EXECUTIVE (union executive) Srishti Srivastava
Executive . The Union executive consists of: . the President * the Vice-President the Council of Ministers with the Prime Minister as the head to aid and advise the President. Article 52 to 78 in Partv
The organ of a government that primarily looks after the function of implementation and administration is known the Executive. accountable for the implementation of laws and policies legislated by the legislature
In the Parliamentary form of executive, as in India ,the Prime Minister is the head of the government and the head of the State is President (Parliamentary Republic, e.g. India) Article 74 (1) -"there shall be a Council of Ministers with the Prime Minister at the head to aid and advise the President who shall in the exercise of his functions, act in accordance with such advice.
The President is the formal head of the government. The Prime Minister and the Council of Ministers have support of the majority in the Lok Sabha and they are the real executive.
President The President of India is the head of the State. He exercises only nominal powers. The President is elected by members of an electoral college consisting of elected members of both Houses of Parliament and Legislative Assemblies of the states in accordance with the system of proportional representation, by means of single transferable vote.
Qualifications: The qualifications for the office of President are: (i)should be a citizen of India; (ii)should have completed the age of 35 years; (ii)should be qualified to be elected as a member of Lok Sabha (iv)should not hold any office of profit i.e. the candidate should not be a government servant. However the office of the President, the Vice-President, the Governor or the Minister of the Union or the State is not considered as an office of profit for this purpose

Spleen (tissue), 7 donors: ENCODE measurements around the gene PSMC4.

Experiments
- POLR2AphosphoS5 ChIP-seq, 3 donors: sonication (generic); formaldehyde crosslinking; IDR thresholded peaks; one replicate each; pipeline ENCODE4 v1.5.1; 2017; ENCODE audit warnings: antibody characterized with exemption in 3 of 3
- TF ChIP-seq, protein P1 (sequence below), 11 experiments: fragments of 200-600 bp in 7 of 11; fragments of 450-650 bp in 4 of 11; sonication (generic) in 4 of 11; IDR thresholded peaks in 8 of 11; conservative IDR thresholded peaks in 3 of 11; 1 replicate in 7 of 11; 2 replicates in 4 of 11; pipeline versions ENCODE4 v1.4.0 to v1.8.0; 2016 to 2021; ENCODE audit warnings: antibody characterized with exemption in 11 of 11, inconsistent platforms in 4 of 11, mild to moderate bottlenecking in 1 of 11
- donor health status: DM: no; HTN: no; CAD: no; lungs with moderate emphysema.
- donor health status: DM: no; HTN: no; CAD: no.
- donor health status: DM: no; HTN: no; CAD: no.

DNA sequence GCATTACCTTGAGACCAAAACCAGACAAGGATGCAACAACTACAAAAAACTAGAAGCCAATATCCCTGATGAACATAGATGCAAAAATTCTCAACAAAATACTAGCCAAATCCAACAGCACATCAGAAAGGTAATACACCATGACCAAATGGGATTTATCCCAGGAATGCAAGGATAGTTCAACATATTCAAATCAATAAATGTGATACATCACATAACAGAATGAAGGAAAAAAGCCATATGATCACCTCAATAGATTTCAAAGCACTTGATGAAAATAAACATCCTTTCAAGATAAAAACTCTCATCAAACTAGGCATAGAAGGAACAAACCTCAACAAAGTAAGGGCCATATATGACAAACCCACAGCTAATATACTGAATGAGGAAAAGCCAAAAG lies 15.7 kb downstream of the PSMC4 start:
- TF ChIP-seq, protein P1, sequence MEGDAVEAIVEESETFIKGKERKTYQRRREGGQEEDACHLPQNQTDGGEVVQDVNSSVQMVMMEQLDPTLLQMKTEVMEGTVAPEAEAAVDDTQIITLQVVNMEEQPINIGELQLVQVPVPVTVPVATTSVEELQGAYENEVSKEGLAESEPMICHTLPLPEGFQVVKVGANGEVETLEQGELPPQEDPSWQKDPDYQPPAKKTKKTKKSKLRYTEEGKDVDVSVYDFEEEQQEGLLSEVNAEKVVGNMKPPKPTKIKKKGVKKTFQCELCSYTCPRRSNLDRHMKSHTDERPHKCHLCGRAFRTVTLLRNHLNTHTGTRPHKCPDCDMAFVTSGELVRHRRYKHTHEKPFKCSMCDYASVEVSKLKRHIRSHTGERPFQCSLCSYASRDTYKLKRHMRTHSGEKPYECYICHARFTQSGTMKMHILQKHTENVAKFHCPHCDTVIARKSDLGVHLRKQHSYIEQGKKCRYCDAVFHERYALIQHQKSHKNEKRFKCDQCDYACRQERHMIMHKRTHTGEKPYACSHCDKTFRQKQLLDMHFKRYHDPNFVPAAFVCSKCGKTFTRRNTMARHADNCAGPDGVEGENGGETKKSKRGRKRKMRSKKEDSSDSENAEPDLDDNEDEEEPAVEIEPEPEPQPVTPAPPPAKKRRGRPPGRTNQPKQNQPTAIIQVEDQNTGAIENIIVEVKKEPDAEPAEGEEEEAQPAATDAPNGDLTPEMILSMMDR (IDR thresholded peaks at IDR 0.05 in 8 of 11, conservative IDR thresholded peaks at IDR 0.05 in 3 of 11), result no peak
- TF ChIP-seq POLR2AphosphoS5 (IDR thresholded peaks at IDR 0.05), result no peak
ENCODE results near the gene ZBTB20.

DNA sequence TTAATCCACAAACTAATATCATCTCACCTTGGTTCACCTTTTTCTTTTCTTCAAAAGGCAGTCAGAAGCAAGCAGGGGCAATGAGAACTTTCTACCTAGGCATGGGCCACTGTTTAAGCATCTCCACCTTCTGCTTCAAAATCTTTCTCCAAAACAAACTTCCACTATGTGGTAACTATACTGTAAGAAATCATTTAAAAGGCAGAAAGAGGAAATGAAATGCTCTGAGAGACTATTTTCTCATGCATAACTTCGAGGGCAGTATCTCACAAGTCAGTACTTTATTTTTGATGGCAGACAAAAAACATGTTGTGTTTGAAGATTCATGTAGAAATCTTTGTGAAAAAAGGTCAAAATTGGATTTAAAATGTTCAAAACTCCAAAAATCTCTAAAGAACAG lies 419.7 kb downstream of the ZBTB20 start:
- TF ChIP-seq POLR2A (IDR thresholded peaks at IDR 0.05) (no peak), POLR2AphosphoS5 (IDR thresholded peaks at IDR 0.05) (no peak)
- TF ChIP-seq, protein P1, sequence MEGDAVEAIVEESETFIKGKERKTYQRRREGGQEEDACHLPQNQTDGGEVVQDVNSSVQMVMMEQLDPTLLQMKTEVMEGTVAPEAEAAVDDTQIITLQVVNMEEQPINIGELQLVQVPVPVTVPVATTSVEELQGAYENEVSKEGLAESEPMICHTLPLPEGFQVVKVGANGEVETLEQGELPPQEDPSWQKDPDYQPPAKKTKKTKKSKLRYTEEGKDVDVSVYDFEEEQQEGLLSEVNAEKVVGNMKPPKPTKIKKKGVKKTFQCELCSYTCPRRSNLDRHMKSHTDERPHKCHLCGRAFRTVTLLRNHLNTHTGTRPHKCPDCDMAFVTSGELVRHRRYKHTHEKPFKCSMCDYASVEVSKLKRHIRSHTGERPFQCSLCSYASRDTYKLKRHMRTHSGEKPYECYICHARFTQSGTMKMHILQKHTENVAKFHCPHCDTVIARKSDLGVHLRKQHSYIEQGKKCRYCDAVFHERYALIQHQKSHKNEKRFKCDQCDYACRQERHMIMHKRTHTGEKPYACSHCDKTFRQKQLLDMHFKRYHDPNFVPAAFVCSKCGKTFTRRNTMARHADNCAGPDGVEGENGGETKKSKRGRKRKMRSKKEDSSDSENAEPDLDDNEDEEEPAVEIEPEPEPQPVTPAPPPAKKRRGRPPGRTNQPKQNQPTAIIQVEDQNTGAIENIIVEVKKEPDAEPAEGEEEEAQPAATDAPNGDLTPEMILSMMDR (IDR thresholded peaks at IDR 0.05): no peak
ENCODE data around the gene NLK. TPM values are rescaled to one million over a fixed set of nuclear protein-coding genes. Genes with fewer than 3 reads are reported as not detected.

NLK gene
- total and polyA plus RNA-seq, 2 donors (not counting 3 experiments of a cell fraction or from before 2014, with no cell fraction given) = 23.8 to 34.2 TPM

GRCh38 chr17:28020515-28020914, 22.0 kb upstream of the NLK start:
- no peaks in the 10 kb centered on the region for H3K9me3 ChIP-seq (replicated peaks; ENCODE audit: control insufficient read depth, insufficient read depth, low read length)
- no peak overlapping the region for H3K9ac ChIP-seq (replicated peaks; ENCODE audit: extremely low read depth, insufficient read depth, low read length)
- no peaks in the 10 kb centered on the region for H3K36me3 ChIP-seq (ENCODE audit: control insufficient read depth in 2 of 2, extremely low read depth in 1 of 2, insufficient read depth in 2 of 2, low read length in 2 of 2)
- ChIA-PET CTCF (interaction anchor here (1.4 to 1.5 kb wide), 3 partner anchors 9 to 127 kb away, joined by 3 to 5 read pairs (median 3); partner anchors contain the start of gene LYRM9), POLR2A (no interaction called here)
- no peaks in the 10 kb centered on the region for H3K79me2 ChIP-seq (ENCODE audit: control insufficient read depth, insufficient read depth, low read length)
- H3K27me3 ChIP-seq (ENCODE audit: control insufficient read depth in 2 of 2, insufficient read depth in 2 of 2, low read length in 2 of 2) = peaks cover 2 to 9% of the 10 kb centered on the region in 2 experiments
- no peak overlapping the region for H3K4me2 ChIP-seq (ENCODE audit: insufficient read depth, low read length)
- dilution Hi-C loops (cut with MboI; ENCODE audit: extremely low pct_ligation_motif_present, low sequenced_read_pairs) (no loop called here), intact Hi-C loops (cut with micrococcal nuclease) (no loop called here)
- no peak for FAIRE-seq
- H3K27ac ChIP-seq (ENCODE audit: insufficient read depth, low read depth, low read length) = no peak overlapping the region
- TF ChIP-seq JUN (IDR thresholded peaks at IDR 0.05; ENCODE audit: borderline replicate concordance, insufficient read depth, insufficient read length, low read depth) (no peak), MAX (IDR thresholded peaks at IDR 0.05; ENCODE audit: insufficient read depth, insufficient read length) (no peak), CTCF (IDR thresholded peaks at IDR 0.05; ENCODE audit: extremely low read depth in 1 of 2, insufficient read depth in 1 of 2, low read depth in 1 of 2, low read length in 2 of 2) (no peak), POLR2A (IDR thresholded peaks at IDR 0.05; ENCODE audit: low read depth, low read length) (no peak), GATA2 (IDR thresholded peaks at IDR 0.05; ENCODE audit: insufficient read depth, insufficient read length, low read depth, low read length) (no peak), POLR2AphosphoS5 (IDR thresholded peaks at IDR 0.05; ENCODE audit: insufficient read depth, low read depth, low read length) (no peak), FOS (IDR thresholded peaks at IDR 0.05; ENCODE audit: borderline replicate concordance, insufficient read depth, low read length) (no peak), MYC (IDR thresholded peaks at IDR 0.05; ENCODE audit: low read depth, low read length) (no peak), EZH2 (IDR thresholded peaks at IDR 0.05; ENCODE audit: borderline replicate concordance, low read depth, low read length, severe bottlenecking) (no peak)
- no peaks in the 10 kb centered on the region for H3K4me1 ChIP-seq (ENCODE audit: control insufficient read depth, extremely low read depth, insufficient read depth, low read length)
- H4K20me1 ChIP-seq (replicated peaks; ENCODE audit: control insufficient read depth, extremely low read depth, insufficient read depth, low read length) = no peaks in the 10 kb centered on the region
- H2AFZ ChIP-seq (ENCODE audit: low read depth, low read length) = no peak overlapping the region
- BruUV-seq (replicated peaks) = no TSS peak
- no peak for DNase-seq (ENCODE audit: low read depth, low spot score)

Election Procedure The President is elected by an Electoral College Nominated members of Parliament and members of State Legislative Councils are not members of the Electoral College. The election is held by means of single transferable vote system of proportional representation. The voting is done by secret ballot
this is a system to determine the value of vote of each member of Parliament and Legislative Assembly so as to ensure equality. The value of vote of each member of Legislative Assembly of a state- (Total population of the State/ Number of elected members of State Legislative Assembly)*(1/1000)
. The value of each vote of a Member of Parliament- determined by adding all the votes of members of the State Legislative Assemblies including the Legislative Assemblies of Union Territory of Delhi and Pondichery divided by total member of elected members of Lok Sabha and Rajya Sabha
Single Transferable Vote System: The election of the President is held through single transferable vote system of proportional representation. Under this system names of all the candidates are listed on the ballot paper and the elector gives them numbers according to his/her preference Every voter may mark on the ballot paper as many preferences as there are candidates. Thus the elector shall place the figure 1 opposite the name of the candidate whom he/she chooses for first preference and may mark as many preferences as he/she wishes by putting the figures 2,3,4 and so on against the names of other candidates The ballot becomes invalid if first preference is marked against more than one candidate or if the first preference is not marked at all